• AWS IoT Device Management helps you register, organize, monitor, and remotely manage IoT devices at scale. It is integrated with AWS IoT Core and AWS IoT Device Defender to easily connect, manage and monitor the security posture of IoT devices from the cloud.
  • AWS IoT TwinMaker creates digital visualizations using measurements and analysis from a variety of real-world sensors, cameras, and enterprise applications to help you keep track of your physical factory, building, or industrial plant.

There is potentially a lot of IoT data to be stored (box 5). For this, Amazon S3 is commonly used because it is a durable, low cost and secure object storage service. There are many other data storage services that could be relevant, including: Amazon DynamoDB, a NoSQL service, and Amazon RDS, a relational database service.

As mentioned in the first part of this blog series, data analytics is a common first step in the IIoT journey. This is where Data Processing & Analytics services come into the picture (box 6).

The key Machine Learning services (box 7) that we have chosen to highlight are:

  • Amazon SageMaker builds, trains, and deploys ML models to the AWS cloud and to IoT devices using Amazon SageMaker Neo. Amazon SageMaker is the Swiss army knife of AWS Machine Learning that includes all required services and tools for the Data Scientist and ML Engineer.
  • Amazon Lookout for Equipment and Amazon Lookout for Vision detects abnormal equipment by analyzing sensor data and images respectively. Unlike Amazon SageMaker, these services do not require deep ML expertise.

AWS CodeCommit, AWS CodeDeploy, AWS CodePipeline (box 8) are used to store, build and deploy code to either IoT devices and to the cloud using best practices. Note that services such as Amazon SageMaker and AWS IoT Greengrass have their own CI and/or CD capabilities which can be used as a standalone or integrated with the Code* services.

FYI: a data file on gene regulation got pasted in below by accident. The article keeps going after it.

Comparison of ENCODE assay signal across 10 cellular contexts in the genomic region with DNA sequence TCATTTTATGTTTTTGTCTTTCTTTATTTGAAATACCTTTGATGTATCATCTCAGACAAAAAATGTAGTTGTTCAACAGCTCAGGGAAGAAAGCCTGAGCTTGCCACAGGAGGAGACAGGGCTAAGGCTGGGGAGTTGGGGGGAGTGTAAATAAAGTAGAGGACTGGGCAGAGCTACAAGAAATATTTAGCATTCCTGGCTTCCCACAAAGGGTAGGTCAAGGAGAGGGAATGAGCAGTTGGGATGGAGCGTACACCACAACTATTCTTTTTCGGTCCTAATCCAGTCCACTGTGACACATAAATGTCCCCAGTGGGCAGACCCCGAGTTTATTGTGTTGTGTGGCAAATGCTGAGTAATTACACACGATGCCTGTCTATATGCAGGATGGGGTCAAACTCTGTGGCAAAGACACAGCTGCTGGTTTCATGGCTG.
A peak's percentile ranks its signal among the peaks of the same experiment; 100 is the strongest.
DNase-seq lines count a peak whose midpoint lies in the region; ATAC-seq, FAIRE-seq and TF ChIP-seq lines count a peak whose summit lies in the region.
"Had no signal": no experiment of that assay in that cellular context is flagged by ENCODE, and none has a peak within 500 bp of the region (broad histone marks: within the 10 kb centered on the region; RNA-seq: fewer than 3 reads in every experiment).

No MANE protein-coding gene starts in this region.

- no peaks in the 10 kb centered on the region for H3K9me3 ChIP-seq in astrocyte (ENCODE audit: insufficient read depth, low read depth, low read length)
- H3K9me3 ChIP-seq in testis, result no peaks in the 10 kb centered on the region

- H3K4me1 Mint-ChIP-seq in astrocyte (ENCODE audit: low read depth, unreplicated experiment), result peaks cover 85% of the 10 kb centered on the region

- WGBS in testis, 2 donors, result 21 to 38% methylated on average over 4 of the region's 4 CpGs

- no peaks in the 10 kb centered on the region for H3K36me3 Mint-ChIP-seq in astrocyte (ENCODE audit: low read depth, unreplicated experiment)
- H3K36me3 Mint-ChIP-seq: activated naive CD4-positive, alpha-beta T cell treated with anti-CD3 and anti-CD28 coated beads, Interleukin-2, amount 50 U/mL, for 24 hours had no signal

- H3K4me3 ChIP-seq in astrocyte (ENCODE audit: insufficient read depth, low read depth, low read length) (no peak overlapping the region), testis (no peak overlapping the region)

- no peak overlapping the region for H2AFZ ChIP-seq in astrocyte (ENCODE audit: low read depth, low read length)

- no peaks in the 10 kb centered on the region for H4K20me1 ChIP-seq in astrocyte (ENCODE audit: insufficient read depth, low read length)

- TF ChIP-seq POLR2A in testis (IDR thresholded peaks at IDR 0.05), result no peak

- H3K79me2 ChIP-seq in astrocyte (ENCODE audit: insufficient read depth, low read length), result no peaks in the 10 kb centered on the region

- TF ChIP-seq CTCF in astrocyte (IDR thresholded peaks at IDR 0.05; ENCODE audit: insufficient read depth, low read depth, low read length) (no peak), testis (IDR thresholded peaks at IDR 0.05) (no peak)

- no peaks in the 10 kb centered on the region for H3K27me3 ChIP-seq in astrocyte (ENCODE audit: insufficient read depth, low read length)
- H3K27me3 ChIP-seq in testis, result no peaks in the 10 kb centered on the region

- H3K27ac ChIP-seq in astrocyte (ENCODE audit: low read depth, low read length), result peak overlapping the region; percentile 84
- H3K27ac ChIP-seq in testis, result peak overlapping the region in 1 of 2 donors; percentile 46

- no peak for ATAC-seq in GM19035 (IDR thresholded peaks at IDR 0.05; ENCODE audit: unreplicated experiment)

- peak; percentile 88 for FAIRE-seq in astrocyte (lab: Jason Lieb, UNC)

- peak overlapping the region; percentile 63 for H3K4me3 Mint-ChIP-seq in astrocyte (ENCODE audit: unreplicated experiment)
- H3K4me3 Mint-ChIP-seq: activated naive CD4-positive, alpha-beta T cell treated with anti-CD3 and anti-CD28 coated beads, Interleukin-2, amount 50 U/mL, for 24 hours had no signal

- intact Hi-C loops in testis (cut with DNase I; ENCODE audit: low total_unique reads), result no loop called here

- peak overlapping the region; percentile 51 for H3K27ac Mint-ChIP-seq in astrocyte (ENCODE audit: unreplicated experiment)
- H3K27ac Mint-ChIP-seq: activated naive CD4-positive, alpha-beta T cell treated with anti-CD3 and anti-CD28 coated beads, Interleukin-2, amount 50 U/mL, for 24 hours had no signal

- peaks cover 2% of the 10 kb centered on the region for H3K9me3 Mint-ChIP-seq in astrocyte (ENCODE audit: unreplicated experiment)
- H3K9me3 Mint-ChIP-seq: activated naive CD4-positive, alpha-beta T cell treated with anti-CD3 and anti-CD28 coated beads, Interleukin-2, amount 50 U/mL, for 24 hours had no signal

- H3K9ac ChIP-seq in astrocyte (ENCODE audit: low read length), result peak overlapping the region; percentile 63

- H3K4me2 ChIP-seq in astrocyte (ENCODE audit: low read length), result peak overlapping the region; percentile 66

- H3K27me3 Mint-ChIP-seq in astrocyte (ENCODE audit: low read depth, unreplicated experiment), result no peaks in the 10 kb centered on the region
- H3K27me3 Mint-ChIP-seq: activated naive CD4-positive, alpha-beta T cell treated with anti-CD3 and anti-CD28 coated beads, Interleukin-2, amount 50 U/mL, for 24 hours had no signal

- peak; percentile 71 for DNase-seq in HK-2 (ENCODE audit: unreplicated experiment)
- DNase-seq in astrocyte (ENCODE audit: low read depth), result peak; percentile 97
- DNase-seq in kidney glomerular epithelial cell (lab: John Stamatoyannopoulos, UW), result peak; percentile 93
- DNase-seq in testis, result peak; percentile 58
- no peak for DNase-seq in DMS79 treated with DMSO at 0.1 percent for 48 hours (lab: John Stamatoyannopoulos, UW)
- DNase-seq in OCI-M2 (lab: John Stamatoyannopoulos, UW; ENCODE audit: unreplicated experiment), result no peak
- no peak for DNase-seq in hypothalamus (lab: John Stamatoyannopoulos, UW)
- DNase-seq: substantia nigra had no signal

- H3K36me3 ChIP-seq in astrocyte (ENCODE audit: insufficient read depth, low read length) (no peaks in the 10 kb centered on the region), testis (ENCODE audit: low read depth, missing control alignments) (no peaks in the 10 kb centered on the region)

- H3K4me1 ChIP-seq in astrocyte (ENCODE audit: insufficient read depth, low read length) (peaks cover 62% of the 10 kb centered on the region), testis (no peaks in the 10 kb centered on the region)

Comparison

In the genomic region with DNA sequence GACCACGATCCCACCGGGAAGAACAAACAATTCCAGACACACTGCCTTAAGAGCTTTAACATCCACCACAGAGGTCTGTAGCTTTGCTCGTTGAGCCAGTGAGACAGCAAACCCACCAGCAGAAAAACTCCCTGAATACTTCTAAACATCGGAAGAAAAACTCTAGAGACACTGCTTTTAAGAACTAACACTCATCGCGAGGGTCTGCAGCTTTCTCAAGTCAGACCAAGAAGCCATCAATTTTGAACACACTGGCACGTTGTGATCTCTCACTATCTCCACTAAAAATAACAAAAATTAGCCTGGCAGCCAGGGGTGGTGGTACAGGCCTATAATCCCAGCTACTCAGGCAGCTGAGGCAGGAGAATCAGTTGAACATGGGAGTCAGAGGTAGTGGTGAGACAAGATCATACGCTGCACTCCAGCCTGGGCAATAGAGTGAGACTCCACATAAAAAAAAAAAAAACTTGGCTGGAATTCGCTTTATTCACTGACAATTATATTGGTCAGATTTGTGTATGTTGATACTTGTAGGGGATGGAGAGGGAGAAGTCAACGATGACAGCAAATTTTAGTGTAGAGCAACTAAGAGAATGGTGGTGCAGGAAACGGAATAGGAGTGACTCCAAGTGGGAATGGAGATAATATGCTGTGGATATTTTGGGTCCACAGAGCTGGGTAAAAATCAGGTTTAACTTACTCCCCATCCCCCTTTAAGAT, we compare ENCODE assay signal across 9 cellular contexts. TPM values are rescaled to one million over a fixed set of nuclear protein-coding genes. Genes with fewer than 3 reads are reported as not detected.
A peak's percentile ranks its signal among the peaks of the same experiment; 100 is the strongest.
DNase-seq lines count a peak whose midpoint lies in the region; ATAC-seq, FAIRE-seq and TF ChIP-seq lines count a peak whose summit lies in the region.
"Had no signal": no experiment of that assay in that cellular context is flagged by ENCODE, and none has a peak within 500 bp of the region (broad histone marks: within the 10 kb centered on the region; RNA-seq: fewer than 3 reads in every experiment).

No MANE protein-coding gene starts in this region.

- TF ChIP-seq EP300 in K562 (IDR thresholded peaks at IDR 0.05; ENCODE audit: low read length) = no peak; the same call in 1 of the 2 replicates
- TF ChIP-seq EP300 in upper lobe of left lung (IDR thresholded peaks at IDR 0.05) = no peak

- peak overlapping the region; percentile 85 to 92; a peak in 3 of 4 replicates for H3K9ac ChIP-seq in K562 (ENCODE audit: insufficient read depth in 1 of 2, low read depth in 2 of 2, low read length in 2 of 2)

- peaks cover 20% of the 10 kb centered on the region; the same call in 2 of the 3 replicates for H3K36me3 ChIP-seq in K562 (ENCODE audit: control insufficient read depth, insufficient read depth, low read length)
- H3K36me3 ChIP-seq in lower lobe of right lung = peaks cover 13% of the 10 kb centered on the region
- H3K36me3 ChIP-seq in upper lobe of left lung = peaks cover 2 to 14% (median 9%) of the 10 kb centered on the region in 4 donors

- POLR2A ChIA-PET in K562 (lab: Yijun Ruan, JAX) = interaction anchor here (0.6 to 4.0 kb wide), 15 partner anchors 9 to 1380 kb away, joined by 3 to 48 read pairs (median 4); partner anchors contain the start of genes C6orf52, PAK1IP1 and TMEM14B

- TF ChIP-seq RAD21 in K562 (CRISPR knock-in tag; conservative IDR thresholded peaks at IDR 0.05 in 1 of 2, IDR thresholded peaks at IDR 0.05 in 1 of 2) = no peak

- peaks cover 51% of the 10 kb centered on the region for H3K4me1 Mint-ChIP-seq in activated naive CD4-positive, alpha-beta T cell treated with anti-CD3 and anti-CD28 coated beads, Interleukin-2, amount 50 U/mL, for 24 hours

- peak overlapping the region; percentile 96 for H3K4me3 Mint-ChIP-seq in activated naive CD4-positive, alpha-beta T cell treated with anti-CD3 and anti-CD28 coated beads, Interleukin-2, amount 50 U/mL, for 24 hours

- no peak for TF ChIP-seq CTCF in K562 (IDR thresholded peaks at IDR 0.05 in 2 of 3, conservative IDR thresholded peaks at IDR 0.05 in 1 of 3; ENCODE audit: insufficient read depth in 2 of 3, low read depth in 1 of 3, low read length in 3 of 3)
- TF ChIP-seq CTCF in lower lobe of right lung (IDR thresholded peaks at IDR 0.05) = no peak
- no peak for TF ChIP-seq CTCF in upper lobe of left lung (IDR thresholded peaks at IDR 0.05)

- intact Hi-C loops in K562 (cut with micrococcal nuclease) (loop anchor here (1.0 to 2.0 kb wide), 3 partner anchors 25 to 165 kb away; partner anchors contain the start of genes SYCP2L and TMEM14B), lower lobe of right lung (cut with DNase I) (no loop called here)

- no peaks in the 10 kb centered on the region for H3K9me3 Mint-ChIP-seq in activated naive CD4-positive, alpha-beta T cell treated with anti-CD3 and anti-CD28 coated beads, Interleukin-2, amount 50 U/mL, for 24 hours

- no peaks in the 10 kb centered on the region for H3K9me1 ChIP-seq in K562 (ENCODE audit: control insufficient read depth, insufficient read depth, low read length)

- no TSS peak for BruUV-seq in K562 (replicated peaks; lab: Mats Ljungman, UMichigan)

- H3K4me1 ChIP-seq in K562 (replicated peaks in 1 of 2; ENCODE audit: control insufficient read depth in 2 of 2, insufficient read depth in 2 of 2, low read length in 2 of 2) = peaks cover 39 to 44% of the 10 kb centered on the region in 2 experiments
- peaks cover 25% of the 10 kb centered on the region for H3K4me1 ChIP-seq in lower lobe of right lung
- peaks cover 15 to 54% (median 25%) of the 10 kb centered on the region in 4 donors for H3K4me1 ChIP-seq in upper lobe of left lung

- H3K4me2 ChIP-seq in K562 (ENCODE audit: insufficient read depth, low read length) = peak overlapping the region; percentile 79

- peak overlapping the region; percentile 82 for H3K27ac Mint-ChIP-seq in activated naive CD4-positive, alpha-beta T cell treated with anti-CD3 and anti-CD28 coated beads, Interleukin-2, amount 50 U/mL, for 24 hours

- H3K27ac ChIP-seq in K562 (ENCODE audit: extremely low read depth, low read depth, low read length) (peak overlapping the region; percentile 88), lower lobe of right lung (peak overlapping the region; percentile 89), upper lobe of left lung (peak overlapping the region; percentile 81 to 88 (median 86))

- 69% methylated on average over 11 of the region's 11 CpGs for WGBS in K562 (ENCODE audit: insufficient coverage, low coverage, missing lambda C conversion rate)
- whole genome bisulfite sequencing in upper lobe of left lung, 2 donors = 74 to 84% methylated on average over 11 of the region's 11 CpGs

In the traditional CI/CD environments for web applications, software components are built, deployed to a dev environment, and then promoted to multiple intermediary environments (QA, Staging) before reaching Production. For IIoT workloads, you will not be able to have a full scale “Dev Factory”, “QA Factory” and “Prod Factory”. You will have limited ability to test new software in lower environments for IoT devices. This means thorough testing needs to occur without dependency to industrial hardware. On the cloud side, you will have more flexibility, so you can separate production and non-production resources in different AWS accounts.

As security is paramount for IIoT workloads, the services in box 9 are extremely useful:

  • AWS Secrets Manager manages secret lifecycles. These secrets can be used by both:
    • Applications running in the AWS Cloud
    • AWS IoT Greengrass-enabled devices in your OT network.
  • Amazon CloudWatch collects cloud services and application logs.
  • AWS Key Management Service (AWS KMS) manages keys used to encrypt cloud data.

The services in the 10th box are the last on our list, but they should be the first! It is critical to deploy workloads to a properly secured AWS Landing Zone. Landing Zones are application-agnostic cloud resources and guardrails necessary to establish a secure foundation. NTT DATA has a packaged an AWS Landing Zone called Build Cloud Foundations. Here are a few examples of services to enable as part of the Landing Zone:

This high-level architecture illustrates the diversity of options available for your IIoT solution. Not every IIoT implementation will use all these services, and you may add 3rd party hardware and software.

As a summary, here are key points covered in the blog:

  • We reviewed some of the AWS IoT Edge services and features which can used in your OT network
  • We explored AWS IoT Cloud services which are the most relevant to IIoT use cases
  • We discussed some of the other AWS services which are commonly used to support IIoT workloads.

In the next blog post of this series, we will take you through an actual AWS implementation of anomaly detection for industrial equipment.

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Artem Kobrin

Artem helps organizations and enterprises adopt new approaches and technologies to bring solutions to market faster and deliver an improved customer experience. He provides direction and consultation on migrations, DevOps, networking and security of AWS, Azure and GCP workloads to developers, operations teams, and C-level leaders.

Matt Buchner
Matt Buchner is Sr. Director of Cloud Solution Architecture at NTT DATA. He brings 15 years of international experience delivering technology solutions to solve complex business challenges in a rapidly evolving business and technology landscape.